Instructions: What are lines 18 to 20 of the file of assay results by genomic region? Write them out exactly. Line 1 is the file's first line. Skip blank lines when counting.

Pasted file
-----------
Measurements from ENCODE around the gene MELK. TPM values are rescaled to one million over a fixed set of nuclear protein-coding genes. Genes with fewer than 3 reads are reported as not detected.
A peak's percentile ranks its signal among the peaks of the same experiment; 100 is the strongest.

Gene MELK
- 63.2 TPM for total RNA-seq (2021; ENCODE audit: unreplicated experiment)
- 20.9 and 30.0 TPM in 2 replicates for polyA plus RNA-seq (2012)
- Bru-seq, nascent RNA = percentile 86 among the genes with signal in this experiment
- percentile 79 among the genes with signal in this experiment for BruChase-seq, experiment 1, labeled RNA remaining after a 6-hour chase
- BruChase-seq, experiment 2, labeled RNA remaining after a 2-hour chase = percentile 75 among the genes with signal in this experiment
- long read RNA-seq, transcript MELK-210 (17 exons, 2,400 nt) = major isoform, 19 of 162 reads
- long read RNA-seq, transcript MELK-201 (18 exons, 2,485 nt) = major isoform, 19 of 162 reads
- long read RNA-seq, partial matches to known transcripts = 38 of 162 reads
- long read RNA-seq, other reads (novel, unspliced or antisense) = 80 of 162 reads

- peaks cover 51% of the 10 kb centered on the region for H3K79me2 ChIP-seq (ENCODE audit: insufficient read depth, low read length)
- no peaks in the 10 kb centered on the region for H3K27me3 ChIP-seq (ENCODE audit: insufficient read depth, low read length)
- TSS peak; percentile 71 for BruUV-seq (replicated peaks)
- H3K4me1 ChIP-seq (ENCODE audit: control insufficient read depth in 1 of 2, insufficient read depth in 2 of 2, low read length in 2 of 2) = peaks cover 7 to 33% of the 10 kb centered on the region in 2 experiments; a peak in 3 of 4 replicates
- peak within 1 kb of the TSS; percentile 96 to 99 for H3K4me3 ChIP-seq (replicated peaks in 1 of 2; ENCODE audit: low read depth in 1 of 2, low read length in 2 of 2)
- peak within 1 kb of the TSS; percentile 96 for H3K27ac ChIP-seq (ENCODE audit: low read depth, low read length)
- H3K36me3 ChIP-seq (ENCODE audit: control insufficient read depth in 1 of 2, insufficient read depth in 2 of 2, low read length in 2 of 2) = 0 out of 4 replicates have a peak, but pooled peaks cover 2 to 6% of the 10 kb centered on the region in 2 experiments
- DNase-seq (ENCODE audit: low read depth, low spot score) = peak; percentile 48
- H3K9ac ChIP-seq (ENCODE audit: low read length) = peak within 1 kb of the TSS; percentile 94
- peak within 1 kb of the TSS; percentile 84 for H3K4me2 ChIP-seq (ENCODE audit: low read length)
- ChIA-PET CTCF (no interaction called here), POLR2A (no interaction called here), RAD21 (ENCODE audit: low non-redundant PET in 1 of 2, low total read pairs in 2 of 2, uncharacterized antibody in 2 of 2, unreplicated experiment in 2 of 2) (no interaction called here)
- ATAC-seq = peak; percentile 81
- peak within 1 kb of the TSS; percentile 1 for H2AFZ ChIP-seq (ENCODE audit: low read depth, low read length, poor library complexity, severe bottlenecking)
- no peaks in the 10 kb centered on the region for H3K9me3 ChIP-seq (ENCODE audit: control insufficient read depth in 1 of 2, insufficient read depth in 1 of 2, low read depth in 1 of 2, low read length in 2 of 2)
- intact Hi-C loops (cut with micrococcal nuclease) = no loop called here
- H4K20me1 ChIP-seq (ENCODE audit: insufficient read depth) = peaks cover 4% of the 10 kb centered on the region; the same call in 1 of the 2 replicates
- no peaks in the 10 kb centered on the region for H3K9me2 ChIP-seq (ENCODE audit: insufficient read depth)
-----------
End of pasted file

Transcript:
- peak within 1 kb of the TSS; percentile 96 for H3K27ac ChIP-seq (ENCODE audit: low read depth, low read length)
- H3K36me3 ChIP-seq (ENCODE audit: control insufficient read depth in 1 of 2, insufficient read depth in 2 of 2, low read length in 2 of 2) = 0 out of 4 replicates have a peak, but pooled peaks cover 2 to 6% of the 10 kb centered on the region in 2 experiments
- DNase-seq (ENCODE audit: low read depth, low spot score) = peak; percentile 48